Press Play to hear Victoria Burnett speak on Stories that Sing on the Art of Storytelling with Brother Wolf.
It has always been my belief that the arts represent a key component in the effective presentation of the storytelling experience. From my earliest experience as a classroom teacher in the Washington D.C. area and later as a librarian in California, I recognized the power of integrating the arts in storytelling to teach through various curriculum.
If we as storytellers and educators recognize and respect the fact that as we perform or teach that many people in our audience or classroom students possess various types of learning intelligences such as oral, tactile, kinesthetic learners, etc., we are compelled to connect with them in our storytelling through various types of art expressions such as singing, drawing, dance or movement, etc..
As an African-American storyteller, it was only after my second visit to the continent of Africa that I realized through observation and instruction that traditionally, most African storytellers innately integrate all forms of art into the process of conveying their story. Within African telling, there is no separation from the arts. How surprising it was for me to realize that this belief had been somehow infused into the very fiber of my DNA. In other words, you will seldom find an African storyteller standing and just telling a tale.
It is exciting to read recent scholarly journals that scientifically support the effectiveness and importance of integrating the arts within all forms of learning and teaching. I’m proud to be a part of a storytelling community that allows me to be uniquely me and encourages me to continue to make a difference and significantly affect our world in a way that brings about positive change. It’s a change that promotes an acceptance of the complexities and the simplistic beauty of all people, cultures and diversities.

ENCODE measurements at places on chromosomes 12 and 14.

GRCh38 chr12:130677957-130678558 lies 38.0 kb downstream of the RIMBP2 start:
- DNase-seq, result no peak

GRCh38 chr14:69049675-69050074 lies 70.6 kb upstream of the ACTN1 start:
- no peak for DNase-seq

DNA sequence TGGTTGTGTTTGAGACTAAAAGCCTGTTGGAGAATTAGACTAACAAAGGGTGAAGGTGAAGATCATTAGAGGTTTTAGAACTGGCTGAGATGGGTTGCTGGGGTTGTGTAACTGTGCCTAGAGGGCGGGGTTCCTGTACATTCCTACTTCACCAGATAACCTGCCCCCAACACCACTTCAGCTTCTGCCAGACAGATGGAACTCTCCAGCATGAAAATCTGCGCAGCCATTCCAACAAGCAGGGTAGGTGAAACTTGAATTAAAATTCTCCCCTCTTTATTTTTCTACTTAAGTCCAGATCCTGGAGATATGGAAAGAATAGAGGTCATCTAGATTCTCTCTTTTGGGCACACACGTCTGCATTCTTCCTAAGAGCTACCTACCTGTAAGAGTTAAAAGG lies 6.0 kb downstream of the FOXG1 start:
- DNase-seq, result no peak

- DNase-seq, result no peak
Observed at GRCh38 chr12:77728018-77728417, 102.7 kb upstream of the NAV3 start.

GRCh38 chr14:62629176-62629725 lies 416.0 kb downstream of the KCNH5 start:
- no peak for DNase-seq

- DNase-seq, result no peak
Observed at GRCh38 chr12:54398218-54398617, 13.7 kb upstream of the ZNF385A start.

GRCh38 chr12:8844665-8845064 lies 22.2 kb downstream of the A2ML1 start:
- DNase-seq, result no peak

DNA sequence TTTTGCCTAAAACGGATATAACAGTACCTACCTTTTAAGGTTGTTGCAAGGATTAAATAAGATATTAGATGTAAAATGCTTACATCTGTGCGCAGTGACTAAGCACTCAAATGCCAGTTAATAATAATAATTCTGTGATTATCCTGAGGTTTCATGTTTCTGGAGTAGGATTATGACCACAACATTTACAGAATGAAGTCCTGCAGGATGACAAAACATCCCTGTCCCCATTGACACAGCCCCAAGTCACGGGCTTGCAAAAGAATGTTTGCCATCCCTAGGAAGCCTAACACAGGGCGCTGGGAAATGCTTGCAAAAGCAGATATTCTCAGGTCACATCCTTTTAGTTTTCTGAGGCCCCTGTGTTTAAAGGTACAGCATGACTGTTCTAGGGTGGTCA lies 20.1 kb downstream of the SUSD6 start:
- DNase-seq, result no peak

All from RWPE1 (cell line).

More About Victoria
Through her upbringing, Victoria realized that music and story were equally powerful tools of communication. She blends her skills as a teacher, librarian, singer, and performer to become what she calls a “StoryMusicologist.” While honing these gifts, Victoria earned a bachelor of arts in voice and a bachelor of science in education from the University of Maryland, College Park.
Victoria uses her incredible vocal artistry to transcend human differences. “The language of song is a universal one,” she says. “Singing offers love, compassion, inspiration, and joy.” Victoria’s performances feature marvelous range as she presents contemporary, classical, cultural, and religious music. And her commitment to the preservation of Spirituals, the a cappella music of African Americans, is evident from her first impassioned notes. “Victoria’s crystalline voice takes your breath away,” remarked Maury Sidlin, Ph.D., Guest Conductor of the San Diego Symphony Orchestra. “It takes us to a place in history that touches our souls.”
Victoria’s mission is to “encourage, inspire, and instill hope, as well as nurture within my audiences a hunger to tell their own stories and sing their own songs so they can make a difference in the world.”
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